Sunday, January 30, 2011

Narrowing the scope to describe man in extremis (Books - Survival in Auschwitz by Primo Levi)

In 1943 Italian chemist Primo Levi, a Jew, was captured by the Fascist Militia and eventually transported to Auschwitz in 1944, where he somehow survived until the end of World War II. His Survival in Auschwitz, written just a year later, is, on its surface, a remarkably dispassionate document. It records the conditions under which he and his fellow inmates lived to remind the German people, he wrote in his first preface to the book, what they had done, and it is a portrait of people in extremis - what occupies their thoughts, their code of behavior, how they survive, and how they die. To accomplish this he circumscribes the scope of his job (like any good artist):
...we can perhaps ask ourselves if it is necessary or good to retain any memory of this exceptional human state.

To this question we feel that we have to reply in the affirmative. We are in fact convinced that no human experience is without meaning or unworthy of analysis, and that fundamental values, even if they are not positive, can be deduced from this particular world which we are describing...We do not believe in the most obvious and facile deduction: that man is fundamentally brutal, egoistic and stupid in his conduct once every civilized institution is taken away...we believe, rather, that the only conclusion to be drawn is that in the face of driving necessity and physical disabilities many social habits and instinct are reduced to silence.

Levi buttresses himself with a philosophical stance that frames this work, that specifically limits his considerations:
Sooner or later in life everyone discovers that perfect happiness is unrealizable, but there are few who pause to consider the antithesis: that perfect unhappiness is equally unattainable. The obstacles preventing the realization of both these extreme states are of the same nature: they derive from our human condition which is opposed to everything infinite. Our ever-insufficient knowledge of the future opposes it: and this is called, in the one stance, hope, and in the other, uncertainty of the following day. The certainly of death opposed it: for it places a limit on every joy, but also on every grief. The inevitable material cares opposed it: for as they poison every lasting happiness, they equally assiduously distract us from our misfortunes, and make our consciousness of them intermittent and hence supportable.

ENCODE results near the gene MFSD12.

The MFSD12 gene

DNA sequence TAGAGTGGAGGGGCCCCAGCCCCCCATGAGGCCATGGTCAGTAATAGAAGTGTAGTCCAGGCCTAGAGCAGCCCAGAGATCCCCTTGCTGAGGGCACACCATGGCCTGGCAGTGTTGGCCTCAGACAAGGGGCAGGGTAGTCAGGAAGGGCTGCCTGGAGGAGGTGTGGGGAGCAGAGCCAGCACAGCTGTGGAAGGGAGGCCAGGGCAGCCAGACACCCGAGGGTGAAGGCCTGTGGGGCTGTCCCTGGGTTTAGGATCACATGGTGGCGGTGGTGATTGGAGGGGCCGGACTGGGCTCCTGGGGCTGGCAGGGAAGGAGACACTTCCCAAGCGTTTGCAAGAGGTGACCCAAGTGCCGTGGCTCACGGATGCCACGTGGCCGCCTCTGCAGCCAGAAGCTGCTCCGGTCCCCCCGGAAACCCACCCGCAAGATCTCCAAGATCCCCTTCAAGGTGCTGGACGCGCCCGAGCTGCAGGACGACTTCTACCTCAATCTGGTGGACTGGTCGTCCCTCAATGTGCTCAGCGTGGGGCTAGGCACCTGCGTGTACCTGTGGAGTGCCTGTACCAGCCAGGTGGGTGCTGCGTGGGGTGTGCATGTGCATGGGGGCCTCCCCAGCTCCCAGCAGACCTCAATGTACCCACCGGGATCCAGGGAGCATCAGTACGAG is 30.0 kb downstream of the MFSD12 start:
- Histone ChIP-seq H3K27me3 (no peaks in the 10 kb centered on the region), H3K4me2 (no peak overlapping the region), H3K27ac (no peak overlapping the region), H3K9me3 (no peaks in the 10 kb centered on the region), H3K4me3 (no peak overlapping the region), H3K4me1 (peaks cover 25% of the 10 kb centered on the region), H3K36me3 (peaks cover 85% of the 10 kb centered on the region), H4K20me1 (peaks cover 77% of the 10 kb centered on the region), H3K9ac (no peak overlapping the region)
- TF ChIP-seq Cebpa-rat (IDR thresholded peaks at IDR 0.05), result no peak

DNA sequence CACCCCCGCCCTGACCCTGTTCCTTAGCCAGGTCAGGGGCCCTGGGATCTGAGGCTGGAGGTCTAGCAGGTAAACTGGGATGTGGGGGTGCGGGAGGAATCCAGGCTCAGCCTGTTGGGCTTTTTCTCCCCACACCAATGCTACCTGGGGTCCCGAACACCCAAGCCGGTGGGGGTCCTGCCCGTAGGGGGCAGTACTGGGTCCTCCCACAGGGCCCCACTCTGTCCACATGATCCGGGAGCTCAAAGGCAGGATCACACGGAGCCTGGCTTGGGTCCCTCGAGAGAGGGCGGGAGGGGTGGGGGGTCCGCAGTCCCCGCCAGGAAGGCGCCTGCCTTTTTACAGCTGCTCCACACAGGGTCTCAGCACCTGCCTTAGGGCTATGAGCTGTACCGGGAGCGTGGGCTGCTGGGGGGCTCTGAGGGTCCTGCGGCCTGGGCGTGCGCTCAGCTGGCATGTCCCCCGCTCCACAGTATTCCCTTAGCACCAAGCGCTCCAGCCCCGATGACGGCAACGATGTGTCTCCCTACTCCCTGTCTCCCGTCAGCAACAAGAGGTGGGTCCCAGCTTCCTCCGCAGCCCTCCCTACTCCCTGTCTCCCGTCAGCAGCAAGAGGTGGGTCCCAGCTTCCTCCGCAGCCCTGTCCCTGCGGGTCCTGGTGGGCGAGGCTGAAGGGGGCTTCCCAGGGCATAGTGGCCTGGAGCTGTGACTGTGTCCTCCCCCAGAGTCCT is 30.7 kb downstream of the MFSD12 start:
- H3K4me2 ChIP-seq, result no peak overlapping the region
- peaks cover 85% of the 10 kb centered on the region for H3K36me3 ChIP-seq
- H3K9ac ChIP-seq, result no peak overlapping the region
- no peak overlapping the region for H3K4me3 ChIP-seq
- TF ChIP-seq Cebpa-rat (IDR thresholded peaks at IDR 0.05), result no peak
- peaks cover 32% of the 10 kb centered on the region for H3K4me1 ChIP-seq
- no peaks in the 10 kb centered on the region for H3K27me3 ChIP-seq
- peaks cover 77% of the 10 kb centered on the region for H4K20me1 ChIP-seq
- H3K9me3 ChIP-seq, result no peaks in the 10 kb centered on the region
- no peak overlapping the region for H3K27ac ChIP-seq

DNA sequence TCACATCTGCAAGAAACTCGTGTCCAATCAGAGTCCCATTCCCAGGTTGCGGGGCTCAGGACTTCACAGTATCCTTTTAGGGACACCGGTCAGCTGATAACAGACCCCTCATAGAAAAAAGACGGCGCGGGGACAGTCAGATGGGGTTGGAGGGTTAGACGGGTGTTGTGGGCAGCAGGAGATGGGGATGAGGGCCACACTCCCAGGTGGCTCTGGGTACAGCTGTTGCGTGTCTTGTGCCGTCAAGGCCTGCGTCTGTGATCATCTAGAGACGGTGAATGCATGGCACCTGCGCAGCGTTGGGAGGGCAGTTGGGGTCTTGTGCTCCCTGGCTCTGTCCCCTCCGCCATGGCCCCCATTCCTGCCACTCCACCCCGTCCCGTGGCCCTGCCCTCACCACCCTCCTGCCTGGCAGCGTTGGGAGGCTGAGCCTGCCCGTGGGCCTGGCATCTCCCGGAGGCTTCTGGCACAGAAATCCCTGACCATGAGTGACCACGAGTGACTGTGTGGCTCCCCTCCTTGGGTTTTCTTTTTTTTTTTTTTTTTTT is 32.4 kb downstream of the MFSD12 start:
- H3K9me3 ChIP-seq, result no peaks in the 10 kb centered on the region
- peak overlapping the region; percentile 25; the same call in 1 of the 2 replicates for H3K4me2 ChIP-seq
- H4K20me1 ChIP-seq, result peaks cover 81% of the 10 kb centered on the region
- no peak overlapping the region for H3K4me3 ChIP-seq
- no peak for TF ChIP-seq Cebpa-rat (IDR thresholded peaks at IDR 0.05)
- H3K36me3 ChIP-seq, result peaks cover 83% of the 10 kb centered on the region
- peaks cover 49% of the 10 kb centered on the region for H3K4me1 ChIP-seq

The way Levi sets his limits allows him to think enough to engage in the act of writing and permits us the possibility of reading it without simply contemplating a void of infinite horror. It keeps this book from being something other than a single deafening scream. Victor Klemperer accomplishes a similar feat in his diaries of life as a Jew in Dresden under the Nazis. He was not incarcerated or murdered in a camp as he way married to an Aryan, but the laws systematically removed his right to work, denied him access to food, transportation, or medicine, stripped him of citizenship, subjected him to forced labor, and eventually forced him into the ghetto. Klemperer chose to bear witness to this erosion of his rights and his dignity as well as to document the Nazi's co-opting of the German language to accomplish their purposes. But it is the specific adoption of a circumscribed task that is supported by a mission, as well as the perseverance to write through it, whatever the feelings, that leaves us these valuable records of survival in the midst of systematic dehumanization.

Levi's record is delivered with stoicism, as if he will not allow the Nazi's the pleasure of derailing his mission by devolving into hysteria, however, there are some remarkable flashes of what can only be described as irony:
This is the reason why three-year-old Emilia dies: the historical necessity of killing the children of Jews was self-demonstrative to the Germans.